A Chat with Mike Doughty

Musician, novelist, poet, columnist, blogger, and photographer Mike Doughty is coming to Indianapolis Feb. 9 on tour with Big Head Todd and the Monsters. Doughty is a man who cannot stop creating. He's released 17 albums, one memoir, one book of poetry, a host of plays and now a rock opera and that's only since 2000.

Image Courtesy of Chart Room Media

Image Courtesy of Chart Room Media

Doughty first broke through to the mainstream in the band Soul Coughing. All three of Soul Coughing’s albums are certified Gold sellers.

After leaving the band which Doughty refers to as an “abusive marriage” he was able to create the music that he wanted to make. In 2013 he returned to 13 of his favorite Soul Coughing songs and re-recorded them for the album Circles, Super Bon Bon, and The Very Best of Soul Coughing.

A man who tells everything released his memoir “The Book of Drugs” (2012, Da Capo Press), describing his time in Soul Coughing and his drug abuse. Most recently he released the album Stellar Motel, an album that relies more on hip hop than an acoustic guitar. He will be touring with Andrew “Scrap” Livingston, his long time cellist.

The Campus Citizen caught up with Mike Doughty on the phone before the last show of his Living Room Tour and prior to joining back up with Big Head Todd and the Monsters.

You’re finishing up a living room show tour, how are those going?

They’re going great. They’re emotionally stressful, but musically they are fantastic.

Too intimate?

Oh yeah, so intimate. People are so close to you, it’s really kind of unnerving. You’re very vulnerable when you’re doing it.

How many people are you cramming into these living rooms?

40 to 50.

So you’re launching into another tour with Big Head Todd will you be bringing the full band?

No it’ll be me and “Scrap.” It’s amplified so it can get really loud, it’s not like delicate folk duo.

You had a pretty busy last year after the release of Stellar Motel…

I moved to Memphis, did a rock opera at WNYC, a lot of stuff man.

What was creating an opera like?

Tough. Just a ton of work, ultra-anxiety producing. I had a great band, and actors, and actress playing the role of God. It was just a neat experience.

Do you have any trouble going from creative outlet to creative outlet, be it music, writing plays, essays, and books, or do you find that creation is creation?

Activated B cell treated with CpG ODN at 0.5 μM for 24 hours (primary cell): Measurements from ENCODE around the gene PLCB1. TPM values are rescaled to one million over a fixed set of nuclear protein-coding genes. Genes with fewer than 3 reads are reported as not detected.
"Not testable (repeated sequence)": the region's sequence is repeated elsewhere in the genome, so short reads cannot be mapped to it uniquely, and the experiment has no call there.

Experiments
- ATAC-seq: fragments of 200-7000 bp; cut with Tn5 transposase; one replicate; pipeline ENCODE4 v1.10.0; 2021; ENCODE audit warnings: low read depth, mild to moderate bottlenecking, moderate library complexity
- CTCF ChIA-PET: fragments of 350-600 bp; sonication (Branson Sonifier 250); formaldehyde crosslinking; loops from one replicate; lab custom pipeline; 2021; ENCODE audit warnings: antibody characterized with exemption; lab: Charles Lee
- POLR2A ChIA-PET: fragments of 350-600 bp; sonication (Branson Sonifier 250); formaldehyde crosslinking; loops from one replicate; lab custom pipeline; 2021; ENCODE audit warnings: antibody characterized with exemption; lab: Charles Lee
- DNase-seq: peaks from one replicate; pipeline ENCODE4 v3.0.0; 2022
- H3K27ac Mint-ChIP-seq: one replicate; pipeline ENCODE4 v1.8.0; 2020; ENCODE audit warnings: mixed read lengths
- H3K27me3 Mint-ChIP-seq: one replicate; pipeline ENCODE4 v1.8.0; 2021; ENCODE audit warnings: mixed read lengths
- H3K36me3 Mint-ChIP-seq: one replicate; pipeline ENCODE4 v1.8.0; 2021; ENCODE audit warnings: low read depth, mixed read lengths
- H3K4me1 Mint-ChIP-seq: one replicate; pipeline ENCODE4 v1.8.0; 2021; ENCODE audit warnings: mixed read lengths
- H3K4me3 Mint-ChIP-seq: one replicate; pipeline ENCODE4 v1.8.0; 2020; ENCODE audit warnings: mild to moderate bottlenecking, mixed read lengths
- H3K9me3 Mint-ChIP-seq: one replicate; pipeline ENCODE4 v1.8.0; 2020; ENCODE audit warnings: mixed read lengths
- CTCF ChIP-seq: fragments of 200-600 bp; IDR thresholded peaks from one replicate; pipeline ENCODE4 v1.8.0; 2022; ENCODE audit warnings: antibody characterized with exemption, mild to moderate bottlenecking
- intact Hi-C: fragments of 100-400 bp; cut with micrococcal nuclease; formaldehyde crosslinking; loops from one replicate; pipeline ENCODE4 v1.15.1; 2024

I mean at some point you have to stop worrying about and just hope that people will get it. My aim is just to do the best work I can do.

What are you most proud of?

Oh my gosh, I mean, I’m hopefully proud of everything I do the moment I do it, and then I try to forget about it. I sort of look forward to the next thing. It’s hazardous to dwell on yourself, my goal is to just keep going.

What’re you looking ahead to now?

Working on an album, kind of working on a book, playing a ton of shows. I’m always doing a ton of stuff. I think I’m going to work more on the opera, add a little more.

How far along are you with the new album?

Well you know I thought I was done, but then there turned out to be more songs I wanted to do. I recorded them and then I wasn’t crazy about them, that and the fact that I’m always writing songs all the time, I don’t want to call it just yet. Invariably when I’m certain something is going to come out at a certain time I end up being totally wrong and it ends up being pushed back.

New direction for the new album?

There’s a lot of guitars on this one, a lot of loud distorted guitars. It’s a curious development.

How do you go about writing, almost all your albums sound different, how do you get that new sound, do you focus in on a topic, or is it where you are writing the material?

I think you do better work the less you think about it. I just sort of accumulate riffs that I record on my phone during sound check or when I’m practicing scales. Then there’s lyrical fragments, at some point there’s the disciplined process of putting them both together. It’s sort of a spread out process of accumulating ideas and the more specific process of figuring out how those things fit in the context of songs.

Do you have any time just to yourself when you aren’t creating?

No, I mean that’s about it. I hang out with friends, we’ll get coffee or have dinner, but other than that I spend all my time working on stuff.

So what is your new book focusing on?

I don’t really want to say because it’s so early. One thing is for sure, if I tell you what I think it’s about it’ll end up being about something else. Again the more certain I am the more I’ll be wrong.

How do you stay hungry and continue to find things to create?

I’m reading all the time, listening all the time, just trying to stay awake and alive in the world.

In your book, you said you are done doing Soul Coughing stuff, recently you revisited Soul Coughing songs, can we expect to see some Soul Coughing songs?

Yeah, two or three. I have a ton of records at this point. Generally the biggest chunk of stuff is from Haughty Melodic. The bulk of my audience, at this point, is based in Haughty Melodic, I play them because they are good songs, most of them I wrote with Dan Wilson, he’s a superb artist and songwriter.

Mike Doughty will be performing at The Vogue on Tuesday, Feb. 9.

Doors open at 7 p.m. $25/21+

Tickets available here.